Monday, November 13, 2006

Details Emerging About That Pregame Meeting

Some details are beginning to trickle out about the emotion-packed, pregame meeting; and in this article that appeared in both the Pittsburgh Tribune-Review and The New Orleans Times-Picayune several of the Steelers' players speak out about just what was said.

"Bill Cowher had admittedly run out of things to say, so he let his players do the talking for a change.

What resulted was as rare an occurrence as the 2-6 hole the Steelers confronted Sunday morning was foreboding. And what transpired was a 38-31 triumph over the New Orleans Saints that was as emotional as it was reassuring to a Steelers team that has yet to give up on itself.

Perhaps even Cowher was beginning to wonder in the wake of a first half of the season that had degenerated from disappointing to potentially embarrassing for a defending Super Bowl champion.

Perhaps he was still applying a form of damage control to running back Willie Parker publicly questioning the Steelers' desire and trust the previous week.

Perhaps Cowher just wanted the players to reaffirm how they felt about one another.

Guard Alan Faneca recalled something similar happening before the AFC championship game in January, when Jerome Bettis and Kimo von Oelhoffen took the floor in Denver.

Before that?

'In that meeting? Maybe not ever,' said Faneca, a nine-year veteran out of LSU. 'Maybe (it's happened) before, but it's been few and far between on that day.'

The final pregame meeting is normally Cowher's domain.

It's held the night before a noon kickoff and on the day of the game when the Steelers play at 3:05 p.m., 3:15 or at night.

'It's him all the way, kind of a "This is what I think it's going to take" from him and his point of view,' Faneca said.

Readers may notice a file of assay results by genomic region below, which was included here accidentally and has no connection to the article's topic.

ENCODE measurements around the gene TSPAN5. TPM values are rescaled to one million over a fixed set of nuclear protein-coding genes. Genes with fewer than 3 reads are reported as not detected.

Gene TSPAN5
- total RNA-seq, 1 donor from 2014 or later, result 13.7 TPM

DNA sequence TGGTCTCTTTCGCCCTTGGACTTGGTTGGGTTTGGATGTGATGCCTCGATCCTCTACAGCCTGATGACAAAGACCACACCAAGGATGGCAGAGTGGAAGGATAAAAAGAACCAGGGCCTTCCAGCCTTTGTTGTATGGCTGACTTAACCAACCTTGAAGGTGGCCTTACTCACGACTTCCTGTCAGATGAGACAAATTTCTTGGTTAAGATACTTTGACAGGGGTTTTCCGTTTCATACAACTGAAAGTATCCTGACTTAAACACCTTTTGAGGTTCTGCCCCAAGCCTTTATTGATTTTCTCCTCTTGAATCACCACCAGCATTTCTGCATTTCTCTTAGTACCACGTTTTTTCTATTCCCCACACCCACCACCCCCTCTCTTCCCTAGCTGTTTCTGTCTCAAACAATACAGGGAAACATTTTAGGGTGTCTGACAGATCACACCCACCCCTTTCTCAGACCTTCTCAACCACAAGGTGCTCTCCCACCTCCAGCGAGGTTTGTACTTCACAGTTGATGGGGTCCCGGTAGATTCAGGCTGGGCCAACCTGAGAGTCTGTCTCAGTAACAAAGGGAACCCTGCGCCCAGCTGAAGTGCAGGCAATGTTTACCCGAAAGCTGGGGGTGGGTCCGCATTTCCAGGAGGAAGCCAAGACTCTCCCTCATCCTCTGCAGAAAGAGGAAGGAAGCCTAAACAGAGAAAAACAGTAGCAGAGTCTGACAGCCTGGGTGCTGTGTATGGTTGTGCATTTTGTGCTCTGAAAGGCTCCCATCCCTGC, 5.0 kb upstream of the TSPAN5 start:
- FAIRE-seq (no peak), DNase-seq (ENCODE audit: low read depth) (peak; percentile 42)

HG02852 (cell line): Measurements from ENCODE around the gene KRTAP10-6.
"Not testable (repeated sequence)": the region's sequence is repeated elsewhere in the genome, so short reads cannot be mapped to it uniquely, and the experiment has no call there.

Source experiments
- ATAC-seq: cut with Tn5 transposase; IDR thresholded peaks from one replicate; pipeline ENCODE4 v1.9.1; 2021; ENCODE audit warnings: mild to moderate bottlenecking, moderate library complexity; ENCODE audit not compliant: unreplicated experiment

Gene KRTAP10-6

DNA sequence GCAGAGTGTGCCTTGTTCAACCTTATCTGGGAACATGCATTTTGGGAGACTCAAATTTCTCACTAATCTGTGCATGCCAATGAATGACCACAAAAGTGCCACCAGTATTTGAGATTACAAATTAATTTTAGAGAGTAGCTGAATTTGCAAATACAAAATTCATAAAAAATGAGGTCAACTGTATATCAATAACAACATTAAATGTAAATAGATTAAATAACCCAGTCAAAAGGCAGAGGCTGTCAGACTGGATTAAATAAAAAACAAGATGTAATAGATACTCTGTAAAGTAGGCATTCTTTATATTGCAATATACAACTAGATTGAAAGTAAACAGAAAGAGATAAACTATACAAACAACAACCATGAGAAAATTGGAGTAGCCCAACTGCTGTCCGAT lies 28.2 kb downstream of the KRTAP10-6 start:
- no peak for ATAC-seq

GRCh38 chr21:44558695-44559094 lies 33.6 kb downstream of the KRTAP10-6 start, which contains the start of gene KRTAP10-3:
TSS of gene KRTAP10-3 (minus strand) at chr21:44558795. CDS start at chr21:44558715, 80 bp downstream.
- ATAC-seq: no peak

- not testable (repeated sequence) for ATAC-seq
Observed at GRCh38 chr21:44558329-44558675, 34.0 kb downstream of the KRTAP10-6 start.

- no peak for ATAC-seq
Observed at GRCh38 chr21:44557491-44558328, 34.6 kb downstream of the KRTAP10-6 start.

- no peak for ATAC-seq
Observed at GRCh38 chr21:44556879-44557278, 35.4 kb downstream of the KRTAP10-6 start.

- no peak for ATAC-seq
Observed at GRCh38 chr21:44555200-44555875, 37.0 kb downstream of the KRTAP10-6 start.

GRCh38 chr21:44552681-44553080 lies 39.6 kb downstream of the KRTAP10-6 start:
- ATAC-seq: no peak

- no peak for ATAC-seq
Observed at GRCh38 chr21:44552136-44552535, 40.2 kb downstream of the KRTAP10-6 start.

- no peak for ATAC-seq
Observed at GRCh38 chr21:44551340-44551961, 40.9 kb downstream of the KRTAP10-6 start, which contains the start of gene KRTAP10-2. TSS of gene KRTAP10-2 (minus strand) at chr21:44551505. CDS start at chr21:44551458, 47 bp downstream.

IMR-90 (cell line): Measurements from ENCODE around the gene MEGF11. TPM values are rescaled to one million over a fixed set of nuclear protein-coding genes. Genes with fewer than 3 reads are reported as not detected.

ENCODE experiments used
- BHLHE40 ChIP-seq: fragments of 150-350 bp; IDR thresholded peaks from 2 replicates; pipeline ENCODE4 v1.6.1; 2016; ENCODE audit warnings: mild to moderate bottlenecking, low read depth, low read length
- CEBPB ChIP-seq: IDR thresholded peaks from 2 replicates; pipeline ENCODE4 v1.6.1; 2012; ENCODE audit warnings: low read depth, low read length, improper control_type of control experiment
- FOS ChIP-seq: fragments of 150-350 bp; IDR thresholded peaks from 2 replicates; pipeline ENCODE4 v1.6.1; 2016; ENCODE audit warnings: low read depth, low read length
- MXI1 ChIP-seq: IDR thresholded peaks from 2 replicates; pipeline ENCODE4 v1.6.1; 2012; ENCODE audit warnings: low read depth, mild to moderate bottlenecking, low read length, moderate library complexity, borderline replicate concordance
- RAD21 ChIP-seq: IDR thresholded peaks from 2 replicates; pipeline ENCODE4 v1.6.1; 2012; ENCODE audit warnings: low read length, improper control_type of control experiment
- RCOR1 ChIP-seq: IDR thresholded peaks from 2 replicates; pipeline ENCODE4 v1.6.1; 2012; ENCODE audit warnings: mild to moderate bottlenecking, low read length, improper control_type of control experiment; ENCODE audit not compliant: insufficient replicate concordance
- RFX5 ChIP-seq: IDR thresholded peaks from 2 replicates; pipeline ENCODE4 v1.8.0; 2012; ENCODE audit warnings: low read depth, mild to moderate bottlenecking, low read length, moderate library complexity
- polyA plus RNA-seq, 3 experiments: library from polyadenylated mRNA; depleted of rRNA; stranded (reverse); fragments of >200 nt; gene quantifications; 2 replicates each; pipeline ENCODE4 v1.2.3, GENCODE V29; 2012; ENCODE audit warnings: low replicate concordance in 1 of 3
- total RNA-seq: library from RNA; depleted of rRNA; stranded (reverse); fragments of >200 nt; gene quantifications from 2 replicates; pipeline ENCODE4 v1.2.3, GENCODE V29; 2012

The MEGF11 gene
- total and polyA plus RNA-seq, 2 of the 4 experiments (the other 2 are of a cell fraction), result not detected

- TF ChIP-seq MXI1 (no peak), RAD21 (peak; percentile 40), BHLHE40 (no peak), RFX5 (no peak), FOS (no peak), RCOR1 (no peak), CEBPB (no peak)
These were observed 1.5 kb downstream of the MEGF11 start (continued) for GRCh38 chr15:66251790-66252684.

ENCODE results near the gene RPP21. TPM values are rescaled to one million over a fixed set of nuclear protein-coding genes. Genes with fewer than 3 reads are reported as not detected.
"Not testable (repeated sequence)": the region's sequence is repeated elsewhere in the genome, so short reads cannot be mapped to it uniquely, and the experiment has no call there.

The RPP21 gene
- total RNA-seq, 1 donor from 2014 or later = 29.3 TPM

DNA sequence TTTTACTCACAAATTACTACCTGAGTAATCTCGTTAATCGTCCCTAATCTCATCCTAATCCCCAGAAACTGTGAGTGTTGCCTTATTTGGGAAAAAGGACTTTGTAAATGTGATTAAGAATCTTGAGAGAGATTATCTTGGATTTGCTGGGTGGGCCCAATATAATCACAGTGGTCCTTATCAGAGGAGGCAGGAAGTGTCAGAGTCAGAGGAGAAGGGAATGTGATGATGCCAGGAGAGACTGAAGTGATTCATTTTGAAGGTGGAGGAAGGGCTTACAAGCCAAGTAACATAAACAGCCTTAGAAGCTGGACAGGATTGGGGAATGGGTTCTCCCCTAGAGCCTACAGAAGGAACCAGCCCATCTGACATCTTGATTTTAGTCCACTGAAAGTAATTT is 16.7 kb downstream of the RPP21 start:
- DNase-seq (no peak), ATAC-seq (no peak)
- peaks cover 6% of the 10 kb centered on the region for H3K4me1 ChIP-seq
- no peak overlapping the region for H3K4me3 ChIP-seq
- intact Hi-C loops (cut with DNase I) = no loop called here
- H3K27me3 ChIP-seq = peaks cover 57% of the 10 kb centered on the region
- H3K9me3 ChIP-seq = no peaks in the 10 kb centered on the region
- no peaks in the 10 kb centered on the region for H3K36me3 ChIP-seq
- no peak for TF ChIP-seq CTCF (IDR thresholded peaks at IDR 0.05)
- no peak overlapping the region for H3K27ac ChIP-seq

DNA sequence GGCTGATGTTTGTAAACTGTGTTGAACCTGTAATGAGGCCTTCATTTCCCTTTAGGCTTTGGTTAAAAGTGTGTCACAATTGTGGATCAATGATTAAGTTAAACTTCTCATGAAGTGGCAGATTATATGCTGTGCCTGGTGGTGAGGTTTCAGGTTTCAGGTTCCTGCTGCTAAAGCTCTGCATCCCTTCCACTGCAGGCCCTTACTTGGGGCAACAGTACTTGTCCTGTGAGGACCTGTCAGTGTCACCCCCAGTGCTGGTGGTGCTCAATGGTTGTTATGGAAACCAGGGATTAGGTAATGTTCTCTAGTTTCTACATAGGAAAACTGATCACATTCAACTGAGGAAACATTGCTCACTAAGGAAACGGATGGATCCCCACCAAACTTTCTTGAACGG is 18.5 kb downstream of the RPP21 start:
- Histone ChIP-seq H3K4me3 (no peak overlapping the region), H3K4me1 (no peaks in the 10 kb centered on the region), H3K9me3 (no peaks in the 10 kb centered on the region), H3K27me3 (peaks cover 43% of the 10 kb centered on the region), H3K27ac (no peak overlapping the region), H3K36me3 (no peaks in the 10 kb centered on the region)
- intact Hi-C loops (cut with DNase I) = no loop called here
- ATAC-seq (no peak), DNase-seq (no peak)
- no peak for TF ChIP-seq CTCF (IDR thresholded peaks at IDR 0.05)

This time, Faneca did some of the talking.

Quarterback Ben Roethlisberger and wide receiver Hines Ward also spoke on behalf of the offense.

Linebacker Joey Porter, cornerback Deshea Townsend and defensive end Aaron Smith represented the defense as orators.

Wide receiver Sean Morey voiced what the special teams players were feeling.

'Coach told us earlier (last week) that he wanted a couple of us to get up and speak,' Roethlisberger said. 'I don't know what he was expecting us to do, but the guys got up.

'We didn't talk about X's & O's.'

Parker said Porter 'kind of pointed all the players out.'

'He said stuff we normally wouldn't say,' Parker said. 'He was probably talking to me.'

Parker also said Smith was moved to tears.

'I love this team,' Smith said.

The recurring themes, Faneca said, were trust and a belief in one another.

That they came from the heart rather than the head man meant everything.

'You get a guy up there that opens his heart up in front of your teammates and your peers, it's gonna get emotional, it's gonna get to you a little bit,' Faneca said. 'A message delivered by a guy you're out there fighting with is a little bit different than coming from the head coach. It's from a guy that's down there in the trenches with you.'

Together, those guys in the trenches survived a 517-yard New Orleans onslaught, a blown 14-0 lead and enough injuries in the secondary to force Anthony Madison into the game for extended stretches on something other than special teams.

Through it all, one fan among the 61,911 clung to a placard that read 'We Steel Believe.'

At 3-6, the Steelers do, too

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